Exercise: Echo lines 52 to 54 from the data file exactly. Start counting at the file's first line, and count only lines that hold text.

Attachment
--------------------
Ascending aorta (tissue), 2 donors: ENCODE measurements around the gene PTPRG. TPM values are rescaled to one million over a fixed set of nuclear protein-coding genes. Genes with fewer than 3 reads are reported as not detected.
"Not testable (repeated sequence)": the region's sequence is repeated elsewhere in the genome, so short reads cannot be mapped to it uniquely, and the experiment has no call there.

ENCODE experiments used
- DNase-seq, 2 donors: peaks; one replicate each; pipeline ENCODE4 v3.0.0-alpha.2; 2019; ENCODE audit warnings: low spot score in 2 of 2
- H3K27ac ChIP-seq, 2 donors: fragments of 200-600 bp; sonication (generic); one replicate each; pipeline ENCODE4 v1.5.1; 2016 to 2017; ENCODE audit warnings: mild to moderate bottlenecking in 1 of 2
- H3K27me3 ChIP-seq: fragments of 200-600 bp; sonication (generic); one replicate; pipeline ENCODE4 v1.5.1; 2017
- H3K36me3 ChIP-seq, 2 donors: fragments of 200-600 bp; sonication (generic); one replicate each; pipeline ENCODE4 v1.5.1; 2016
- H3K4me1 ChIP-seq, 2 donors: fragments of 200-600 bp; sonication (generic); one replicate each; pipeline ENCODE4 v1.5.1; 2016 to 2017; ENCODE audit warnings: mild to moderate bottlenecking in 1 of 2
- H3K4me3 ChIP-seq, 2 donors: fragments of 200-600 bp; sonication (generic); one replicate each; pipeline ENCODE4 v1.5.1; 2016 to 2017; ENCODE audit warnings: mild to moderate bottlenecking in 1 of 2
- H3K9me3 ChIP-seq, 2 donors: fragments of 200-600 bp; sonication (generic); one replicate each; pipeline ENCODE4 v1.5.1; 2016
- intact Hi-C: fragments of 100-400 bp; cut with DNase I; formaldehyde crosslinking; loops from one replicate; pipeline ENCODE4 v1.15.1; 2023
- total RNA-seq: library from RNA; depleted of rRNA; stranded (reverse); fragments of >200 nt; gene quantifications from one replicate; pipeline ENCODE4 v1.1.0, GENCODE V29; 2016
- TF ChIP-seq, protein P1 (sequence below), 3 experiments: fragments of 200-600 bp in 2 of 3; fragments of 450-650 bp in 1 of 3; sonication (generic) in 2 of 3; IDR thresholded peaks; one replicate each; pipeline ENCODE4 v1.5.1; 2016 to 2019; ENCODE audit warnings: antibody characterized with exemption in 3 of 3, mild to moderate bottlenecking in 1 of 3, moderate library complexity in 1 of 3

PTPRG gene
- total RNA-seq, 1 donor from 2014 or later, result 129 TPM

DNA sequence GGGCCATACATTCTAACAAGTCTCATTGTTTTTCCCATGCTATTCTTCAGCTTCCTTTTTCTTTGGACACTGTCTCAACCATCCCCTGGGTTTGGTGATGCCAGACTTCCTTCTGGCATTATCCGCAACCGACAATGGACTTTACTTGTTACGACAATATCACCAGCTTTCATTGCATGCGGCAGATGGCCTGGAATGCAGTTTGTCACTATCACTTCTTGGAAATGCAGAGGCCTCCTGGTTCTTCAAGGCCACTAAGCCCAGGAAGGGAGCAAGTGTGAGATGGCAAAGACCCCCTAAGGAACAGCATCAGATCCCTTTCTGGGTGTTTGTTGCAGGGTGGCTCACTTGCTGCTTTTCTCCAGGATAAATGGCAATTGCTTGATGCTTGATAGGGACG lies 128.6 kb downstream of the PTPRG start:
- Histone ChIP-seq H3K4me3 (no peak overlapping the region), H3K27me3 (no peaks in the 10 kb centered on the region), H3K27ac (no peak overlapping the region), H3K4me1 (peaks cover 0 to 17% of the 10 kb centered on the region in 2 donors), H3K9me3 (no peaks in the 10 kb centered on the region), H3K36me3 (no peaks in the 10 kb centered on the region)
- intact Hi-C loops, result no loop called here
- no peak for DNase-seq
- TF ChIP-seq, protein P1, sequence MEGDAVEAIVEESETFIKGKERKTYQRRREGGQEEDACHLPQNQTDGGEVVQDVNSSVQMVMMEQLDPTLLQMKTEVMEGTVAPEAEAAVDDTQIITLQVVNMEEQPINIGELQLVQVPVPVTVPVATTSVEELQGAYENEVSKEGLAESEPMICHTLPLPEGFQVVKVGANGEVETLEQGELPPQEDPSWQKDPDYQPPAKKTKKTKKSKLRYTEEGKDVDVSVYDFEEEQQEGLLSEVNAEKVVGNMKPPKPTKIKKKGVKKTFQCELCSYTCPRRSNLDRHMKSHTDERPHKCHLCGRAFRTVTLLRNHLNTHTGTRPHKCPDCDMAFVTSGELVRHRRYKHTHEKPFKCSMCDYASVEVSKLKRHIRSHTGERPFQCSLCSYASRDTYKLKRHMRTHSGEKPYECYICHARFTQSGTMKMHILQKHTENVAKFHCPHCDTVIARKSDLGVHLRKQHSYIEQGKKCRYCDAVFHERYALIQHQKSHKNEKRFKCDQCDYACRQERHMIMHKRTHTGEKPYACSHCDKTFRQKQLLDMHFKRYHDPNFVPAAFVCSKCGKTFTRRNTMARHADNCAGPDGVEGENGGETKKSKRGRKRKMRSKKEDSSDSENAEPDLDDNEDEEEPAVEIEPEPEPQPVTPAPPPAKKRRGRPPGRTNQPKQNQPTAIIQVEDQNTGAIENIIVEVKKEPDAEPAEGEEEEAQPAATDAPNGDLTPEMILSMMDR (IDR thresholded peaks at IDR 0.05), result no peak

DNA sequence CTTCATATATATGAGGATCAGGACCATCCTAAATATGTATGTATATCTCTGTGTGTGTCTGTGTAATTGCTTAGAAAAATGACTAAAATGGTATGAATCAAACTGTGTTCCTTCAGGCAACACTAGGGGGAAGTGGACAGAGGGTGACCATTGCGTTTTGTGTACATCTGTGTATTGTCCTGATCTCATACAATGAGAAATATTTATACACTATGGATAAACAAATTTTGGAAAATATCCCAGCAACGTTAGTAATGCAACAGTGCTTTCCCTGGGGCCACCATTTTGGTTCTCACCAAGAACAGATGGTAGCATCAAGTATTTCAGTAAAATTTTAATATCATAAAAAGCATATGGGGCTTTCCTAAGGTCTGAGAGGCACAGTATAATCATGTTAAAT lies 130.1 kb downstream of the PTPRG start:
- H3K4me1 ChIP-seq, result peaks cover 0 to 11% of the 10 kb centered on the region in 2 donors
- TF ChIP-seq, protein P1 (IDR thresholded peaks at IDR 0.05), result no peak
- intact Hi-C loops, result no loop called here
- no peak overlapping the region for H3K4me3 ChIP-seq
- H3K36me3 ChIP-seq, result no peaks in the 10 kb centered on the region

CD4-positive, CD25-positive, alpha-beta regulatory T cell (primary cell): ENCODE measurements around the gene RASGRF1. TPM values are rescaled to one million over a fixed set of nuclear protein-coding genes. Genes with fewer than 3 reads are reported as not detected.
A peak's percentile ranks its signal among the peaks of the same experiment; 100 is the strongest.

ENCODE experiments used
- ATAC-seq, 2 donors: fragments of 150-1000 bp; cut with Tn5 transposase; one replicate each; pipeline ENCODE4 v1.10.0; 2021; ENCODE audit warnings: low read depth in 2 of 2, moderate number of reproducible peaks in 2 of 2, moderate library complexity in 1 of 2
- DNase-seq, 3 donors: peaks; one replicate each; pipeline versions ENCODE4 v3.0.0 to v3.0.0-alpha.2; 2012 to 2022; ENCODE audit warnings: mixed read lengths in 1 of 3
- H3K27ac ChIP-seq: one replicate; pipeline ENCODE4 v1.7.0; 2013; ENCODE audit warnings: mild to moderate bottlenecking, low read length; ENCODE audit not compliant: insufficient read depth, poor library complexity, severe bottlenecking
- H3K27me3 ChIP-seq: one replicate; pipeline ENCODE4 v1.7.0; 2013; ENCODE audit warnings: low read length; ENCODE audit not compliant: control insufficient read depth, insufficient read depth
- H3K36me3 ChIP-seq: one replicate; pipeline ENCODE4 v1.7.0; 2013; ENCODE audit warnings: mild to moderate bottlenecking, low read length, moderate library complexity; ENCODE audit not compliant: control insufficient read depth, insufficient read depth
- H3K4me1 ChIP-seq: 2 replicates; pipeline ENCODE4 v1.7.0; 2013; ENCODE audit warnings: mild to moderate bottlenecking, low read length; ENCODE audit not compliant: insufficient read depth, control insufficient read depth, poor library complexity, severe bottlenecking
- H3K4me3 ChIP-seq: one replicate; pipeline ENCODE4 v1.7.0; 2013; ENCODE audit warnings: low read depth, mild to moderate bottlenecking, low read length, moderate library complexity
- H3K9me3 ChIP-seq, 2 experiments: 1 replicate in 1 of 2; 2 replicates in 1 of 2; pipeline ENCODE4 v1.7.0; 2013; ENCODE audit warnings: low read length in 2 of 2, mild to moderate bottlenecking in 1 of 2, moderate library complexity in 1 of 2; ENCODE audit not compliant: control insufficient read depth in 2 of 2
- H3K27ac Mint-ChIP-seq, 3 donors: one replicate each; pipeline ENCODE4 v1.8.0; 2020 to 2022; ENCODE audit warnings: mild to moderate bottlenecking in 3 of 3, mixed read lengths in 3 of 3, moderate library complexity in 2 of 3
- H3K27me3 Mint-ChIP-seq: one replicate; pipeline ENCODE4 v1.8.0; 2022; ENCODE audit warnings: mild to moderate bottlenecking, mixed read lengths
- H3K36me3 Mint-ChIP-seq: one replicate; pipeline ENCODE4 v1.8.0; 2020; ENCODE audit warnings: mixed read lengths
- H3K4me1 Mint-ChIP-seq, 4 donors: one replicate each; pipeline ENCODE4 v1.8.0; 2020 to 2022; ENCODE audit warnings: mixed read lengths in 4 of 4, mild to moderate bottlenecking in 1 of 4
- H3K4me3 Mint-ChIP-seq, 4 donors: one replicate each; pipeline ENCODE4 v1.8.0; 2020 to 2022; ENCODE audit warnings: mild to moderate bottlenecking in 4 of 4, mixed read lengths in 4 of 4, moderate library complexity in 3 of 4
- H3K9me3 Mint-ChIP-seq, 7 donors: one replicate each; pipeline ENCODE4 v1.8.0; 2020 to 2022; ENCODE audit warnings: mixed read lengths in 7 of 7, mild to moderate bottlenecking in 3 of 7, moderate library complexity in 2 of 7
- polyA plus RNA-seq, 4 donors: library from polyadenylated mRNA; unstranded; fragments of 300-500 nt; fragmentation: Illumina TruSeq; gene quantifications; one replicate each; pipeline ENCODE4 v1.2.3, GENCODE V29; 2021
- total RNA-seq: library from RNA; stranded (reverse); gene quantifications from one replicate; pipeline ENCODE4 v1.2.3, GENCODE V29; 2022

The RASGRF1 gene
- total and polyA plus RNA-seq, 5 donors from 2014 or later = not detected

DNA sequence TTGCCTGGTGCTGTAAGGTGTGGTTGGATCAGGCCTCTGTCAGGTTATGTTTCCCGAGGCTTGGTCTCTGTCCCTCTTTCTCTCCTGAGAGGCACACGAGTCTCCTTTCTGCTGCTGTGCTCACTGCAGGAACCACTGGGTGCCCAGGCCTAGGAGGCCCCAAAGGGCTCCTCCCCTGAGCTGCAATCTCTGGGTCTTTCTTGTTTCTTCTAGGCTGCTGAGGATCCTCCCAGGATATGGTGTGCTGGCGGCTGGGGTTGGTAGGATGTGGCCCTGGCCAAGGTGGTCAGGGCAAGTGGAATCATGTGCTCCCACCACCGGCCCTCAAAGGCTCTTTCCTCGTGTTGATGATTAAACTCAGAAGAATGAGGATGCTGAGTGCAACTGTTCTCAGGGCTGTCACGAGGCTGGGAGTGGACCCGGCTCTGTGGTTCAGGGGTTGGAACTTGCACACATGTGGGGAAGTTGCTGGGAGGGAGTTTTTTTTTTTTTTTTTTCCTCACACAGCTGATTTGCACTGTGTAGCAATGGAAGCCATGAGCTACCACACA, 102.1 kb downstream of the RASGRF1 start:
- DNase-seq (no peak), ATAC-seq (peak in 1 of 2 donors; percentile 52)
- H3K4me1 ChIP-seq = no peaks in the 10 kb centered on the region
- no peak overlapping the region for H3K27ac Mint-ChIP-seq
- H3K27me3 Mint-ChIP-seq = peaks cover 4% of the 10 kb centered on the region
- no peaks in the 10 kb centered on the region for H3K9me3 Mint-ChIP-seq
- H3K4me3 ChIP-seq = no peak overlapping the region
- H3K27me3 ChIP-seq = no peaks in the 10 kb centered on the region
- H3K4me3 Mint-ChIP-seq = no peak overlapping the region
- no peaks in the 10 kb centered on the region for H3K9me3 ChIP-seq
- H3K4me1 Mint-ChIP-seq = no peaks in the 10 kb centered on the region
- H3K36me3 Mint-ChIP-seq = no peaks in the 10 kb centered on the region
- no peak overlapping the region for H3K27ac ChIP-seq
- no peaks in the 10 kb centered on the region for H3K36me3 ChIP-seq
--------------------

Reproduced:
- H3K27me3 Mint-ChIP-seq = peaks cover 4% of the 10 kb centered on the region
- no peaks in the 10 kb centered on the region for H3K9me3 Mint-ChIP-seq
- H3K4me3 ChIP-seq = no peak overlapping the region